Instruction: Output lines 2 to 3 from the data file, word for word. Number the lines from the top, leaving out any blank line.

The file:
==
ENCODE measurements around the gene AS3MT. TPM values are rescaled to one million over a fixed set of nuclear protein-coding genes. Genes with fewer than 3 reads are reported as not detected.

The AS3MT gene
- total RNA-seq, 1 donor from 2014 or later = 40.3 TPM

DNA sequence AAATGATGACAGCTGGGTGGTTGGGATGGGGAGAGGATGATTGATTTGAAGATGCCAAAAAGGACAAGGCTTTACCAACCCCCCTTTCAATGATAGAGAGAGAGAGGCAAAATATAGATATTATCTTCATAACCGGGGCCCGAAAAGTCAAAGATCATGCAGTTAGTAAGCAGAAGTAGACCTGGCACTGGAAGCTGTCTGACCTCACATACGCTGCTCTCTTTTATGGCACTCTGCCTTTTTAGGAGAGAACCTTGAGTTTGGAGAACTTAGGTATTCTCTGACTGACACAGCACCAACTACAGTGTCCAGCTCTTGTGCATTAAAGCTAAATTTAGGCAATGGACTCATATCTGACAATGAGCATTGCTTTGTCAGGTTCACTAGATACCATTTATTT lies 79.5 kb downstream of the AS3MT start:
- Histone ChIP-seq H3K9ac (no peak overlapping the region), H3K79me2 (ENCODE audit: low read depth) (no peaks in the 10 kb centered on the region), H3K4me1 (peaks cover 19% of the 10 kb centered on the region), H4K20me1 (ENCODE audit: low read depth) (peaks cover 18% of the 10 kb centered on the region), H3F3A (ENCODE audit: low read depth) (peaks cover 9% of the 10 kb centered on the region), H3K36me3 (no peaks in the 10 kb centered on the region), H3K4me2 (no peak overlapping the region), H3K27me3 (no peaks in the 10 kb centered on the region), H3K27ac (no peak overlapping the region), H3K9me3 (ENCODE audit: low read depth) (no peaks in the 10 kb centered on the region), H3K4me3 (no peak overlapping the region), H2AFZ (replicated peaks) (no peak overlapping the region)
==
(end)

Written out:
The AS3MT gene
- total RNA-seq, 1 donor from 2014 or later = 40.3 TPM